Ghost in the shell film stillAnother way that the Matrix paralleled Ghost in the Shell was in its juxtaposing thoughtful scenes and deep, philosophical themes with bursts of hyperviolence. In fact, the action sequences in the Matrix–most notably “bullet time,” where the action slowed to show that the characters could perceive bullets flying at them and be able to dodge in time–changed how fight scenes were shot in Hollywood movies. So, if you’re sick of seeing bullet time in Hollywood flicks, you can indirectly thank Ghost in the Shell for that.

The Wachowski brothers were not the only Hollywood filmmakers impressed and influenced by Ghost in the Shell. James Cameron said of the film: “a stunning work of speculative fiction . . . the first to reach a level of literary excellence”. The biggest move of the last decade, Avatar, was clearly influenced by Ghost in the Shell. While the story does not focus on an all encompassing network, a key to the plot involves the paralyzed Jake Sully projecting himself into one of the titular avatars, a sort of biological machine made to resemble the local native species–the Na’vi. While not a cybernetic organism, the avatars echo the sense of alienation from their bodies that those who underwent cybernetic enhancement in GiTS felt. Mostly an action flick, Avatar still asks the question, although it isn’t explicit, “what does it mean to be human?” Jake Sully in fact seems to become more human when he becomes one of the Na’vi than when he was in his normal human body.

Steven Spielberg as well was influenced by GiTS. His movie A.I.: Artificial Intelligence more closely mimics the philosophical themes of GiTS. More of a brooding meditation than an action flick, the movie questions the implications of human’s relationship to technology. In Minority Report, Spielberg explored what happens when we give our moral reasoning up to a a huge technical apparatus, a sort of Net, something that, while not explicitly explored in GiTS, is certainly in line with the movie’s overall philosophy.

It is clear then that Ghost in the Shell has had a huge influence on pop culture outside of Japan. It influenced two of the biggest action movies of the last twenty years, and from there indirectly changed how American movies are shot.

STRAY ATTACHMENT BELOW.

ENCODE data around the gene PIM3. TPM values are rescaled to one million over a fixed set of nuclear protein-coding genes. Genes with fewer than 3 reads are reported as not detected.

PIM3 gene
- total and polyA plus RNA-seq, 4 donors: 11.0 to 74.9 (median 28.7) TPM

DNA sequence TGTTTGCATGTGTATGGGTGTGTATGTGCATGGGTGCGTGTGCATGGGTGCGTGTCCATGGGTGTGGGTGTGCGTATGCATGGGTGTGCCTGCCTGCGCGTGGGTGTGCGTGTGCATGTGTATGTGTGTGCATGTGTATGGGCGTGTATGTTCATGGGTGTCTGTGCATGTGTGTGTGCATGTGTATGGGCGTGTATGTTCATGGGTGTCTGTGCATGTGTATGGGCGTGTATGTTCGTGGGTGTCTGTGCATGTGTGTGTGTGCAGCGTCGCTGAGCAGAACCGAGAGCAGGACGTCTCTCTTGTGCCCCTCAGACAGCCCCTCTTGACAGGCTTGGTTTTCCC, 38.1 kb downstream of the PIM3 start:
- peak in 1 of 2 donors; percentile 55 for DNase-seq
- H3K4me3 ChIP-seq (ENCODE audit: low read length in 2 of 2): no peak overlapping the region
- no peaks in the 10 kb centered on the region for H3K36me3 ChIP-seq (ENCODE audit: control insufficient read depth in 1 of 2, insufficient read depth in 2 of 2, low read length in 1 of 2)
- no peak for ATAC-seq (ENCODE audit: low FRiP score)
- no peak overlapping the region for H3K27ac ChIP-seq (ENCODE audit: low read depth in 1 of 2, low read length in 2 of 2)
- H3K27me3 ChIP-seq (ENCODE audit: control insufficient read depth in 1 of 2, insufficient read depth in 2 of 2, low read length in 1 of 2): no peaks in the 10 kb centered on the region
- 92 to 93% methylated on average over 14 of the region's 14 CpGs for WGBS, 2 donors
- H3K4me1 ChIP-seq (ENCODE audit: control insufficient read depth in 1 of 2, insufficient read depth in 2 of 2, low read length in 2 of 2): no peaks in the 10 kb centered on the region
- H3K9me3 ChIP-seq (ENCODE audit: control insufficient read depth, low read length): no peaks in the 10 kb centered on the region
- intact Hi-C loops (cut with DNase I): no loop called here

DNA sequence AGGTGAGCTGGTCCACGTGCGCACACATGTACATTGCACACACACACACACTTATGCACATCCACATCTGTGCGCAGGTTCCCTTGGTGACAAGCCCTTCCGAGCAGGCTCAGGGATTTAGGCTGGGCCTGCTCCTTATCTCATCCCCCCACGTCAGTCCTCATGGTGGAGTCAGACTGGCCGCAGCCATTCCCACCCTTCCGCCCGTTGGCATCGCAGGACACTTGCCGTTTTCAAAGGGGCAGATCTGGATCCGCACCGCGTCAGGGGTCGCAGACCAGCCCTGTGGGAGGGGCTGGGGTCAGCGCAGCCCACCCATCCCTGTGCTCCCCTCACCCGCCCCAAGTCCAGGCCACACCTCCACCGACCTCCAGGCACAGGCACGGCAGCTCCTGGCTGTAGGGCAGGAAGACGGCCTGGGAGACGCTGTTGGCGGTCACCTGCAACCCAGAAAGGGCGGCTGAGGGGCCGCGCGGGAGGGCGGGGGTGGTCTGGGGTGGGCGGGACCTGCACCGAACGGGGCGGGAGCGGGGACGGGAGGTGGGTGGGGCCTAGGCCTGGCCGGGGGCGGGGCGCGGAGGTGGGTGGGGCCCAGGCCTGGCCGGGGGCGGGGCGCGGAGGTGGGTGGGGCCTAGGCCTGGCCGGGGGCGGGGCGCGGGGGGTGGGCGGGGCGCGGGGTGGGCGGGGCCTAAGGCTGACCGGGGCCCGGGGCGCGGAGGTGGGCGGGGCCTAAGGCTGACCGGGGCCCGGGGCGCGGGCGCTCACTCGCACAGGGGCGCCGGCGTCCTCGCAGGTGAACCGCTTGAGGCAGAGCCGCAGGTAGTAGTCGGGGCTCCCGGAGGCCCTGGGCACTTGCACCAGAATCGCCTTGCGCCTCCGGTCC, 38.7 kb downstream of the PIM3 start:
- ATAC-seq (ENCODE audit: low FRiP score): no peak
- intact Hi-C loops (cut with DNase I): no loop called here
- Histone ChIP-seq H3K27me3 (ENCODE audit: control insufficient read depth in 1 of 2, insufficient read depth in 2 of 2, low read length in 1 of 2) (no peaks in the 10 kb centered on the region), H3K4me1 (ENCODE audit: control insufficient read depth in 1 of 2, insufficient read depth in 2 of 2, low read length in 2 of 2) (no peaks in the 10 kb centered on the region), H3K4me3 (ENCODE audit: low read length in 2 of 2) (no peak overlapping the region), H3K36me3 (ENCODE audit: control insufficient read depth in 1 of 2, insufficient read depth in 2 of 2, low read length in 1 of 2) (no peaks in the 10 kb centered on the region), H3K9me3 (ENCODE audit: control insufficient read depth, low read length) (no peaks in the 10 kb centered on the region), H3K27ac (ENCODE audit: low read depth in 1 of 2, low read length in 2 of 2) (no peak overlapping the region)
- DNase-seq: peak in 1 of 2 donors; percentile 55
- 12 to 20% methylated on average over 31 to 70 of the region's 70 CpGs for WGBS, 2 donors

Technical aspects aside, the thematic and philosophical elements the movie explored were far ahead of their time, and are even more relevant today with the rapid expansion of the internet and smart technology. Perhaps one way to view this is that Ghost in the Shell and The Matrix are two sides of the same coin, or perhaps two alternative paths humanity could travel. Technology could enslave us, as in the Matrix, or we could integrate our humanity with our technology and become part of something greater than ourselves, as in Ghost in the Shell.  For as dark and brooding a show as Ghost in the Shell can be, both the movie and the series, there’s an underlying optimism to it that seems to be lacking in Hollywood’s portrayal of future technology. In GiTS, humans adapt to their technology but are not destroyed by it, and can even use it to transcend to something more. Perhaps as Hollywood filmmakers are continually influenced by Ghost in the Shell, this aspect of the movie’s theme will come to the surface, leading to a new, perhaps less fearful portrayal of technology and humanity’s future than what we see today.

Sources:

Rose, S. (2009). Hollywood is haunted by Ghost in the Shell. http://www.theguardian.com/film/2009/oct/19/hollywood-ghost-in-the-shell

Kaplewicz, A. (2010) Psychology and Sociology of Ghost in the Shell. https://wiki.rit.edu/display/05052130220101/Psychology+and+Sociology+of+Ghost+in+the+Shell